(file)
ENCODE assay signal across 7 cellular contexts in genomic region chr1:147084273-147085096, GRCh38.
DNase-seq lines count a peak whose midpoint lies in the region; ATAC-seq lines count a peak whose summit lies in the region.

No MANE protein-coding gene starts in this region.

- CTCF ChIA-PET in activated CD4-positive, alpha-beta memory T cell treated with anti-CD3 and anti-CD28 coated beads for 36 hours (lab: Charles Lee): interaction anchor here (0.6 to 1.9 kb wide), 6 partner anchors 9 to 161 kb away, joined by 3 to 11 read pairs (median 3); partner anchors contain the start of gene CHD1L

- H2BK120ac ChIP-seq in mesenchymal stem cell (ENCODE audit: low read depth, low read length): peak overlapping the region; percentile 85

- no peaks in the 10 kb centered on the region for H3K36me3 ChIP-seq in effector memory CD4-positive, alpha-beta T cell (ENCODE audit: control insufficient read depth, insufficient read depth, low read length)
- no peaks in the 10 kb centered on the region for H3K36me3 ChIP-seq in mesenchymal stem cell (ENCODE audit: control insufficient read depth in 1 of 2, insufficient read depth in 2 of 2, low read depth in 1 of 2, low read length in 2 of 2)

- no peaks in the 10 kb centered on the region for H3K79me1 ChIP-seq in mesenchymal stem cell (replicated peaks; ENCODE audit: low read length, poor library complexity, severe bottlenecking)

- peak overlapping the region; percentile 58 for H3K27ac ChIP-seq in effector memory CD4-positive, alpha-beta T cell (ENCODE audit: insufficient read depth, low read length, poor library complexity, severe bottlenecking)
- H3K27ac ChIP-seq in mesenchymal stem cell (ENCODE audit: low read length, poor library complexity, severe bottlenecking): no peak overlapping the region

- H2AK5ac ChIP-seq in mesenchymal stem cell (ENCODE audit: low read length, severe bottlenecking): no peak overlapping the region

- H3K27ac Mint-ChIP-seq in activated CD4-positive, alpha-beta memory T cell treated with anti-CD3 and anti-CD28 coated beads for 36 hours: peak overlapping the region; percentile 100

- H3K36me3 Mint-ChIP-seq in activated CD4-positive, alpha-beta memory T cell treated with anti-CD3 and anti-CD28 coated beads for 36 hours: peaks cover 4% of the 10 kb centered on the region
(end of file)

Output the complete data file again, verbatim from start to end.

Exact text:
ENCODE assay signal across 7 cellular contexts in genomic region chr1:147084273-147085096, GRCh38.
DNase-seq lines count a peak whose midpoint lies in the region; ATAC-seq lines count a peak whose summit lies in the region.

No MANE protein-coding gene starts in this region.

- CTCF ChIA-PET in activated CD4-positive, alpha-beta memory T cell treated with anti-CD3 and anti-CD28 coated beads for 36 hours (lab: Charles Lee): interaction anchor here (0.6 to 1.9 kb wide), 6 partner anchors 9 to 161 kb away, joined by 3 to 11 read pairs (median 3); partner anchors contain the start of gene CHD1L

- H2BK120ac ChIP-seq in mesenchymal stem cell (ENCODE audit: low read depth, low read length): peak overlapping the region; percentile 85

- no peaks in the 10 kb centered on the region for H3K36me3 ChIP-seq in effector memory CD4-positive, alpha-beta T cell (ENCODE audit: control insufficient read depth, insufficient read depth, low read length)
- no peaks in the 10 kb centered on the region for H3K36me3 ChIP-seq in mesenchymal stem cell (ENCODE audit: control insufficient read depth in 1 of 2, insufficient read depth in 2 of 2, low read depth in 1 of 2, low read length in 2 of 2)

- no peaks in the 10 kb centered on the region for H3K79me1 ChIP-seq in mesenchymal stem cell (replicated peaks; ENCODE audit: low read length, poor library complexity, severe bottlenecking)

- peak overlapping the region; percentile 58 for H3K27ac ChIP-seq in effector memory CD4-positive, alpha-beta T cell (ENCODE audit: insufficient read depth, low read length, poor library complexity, severe bottlenecking)
- H3K27ac ChIP-seq in mesenchymal stem cell (ENCODE audit: low read length, poor library complexity, severe bottlenecking): no peak overlapping the region

- H2AK5ac ChIP-seq in mesenchymal stem cell (ENCODE audit: low read length, severe bottlenecking): no peak overlapping the region

- H3K27ac Mint-ChIP-seq in activated CD4-positive, alpha-beta memory T cell treated with anti-CD3 and anti-CD28 coated beads for 36 hours: peak overlapping the region; percentile 100

- H3K36me3 Mint-ChIP-seq in activated CD4-positive, alpha-beta memory T cell treated with anti-CD3 and anti-CD28 coated beads for 36 hours: peaks cover 4% of the 10 kb centered on the region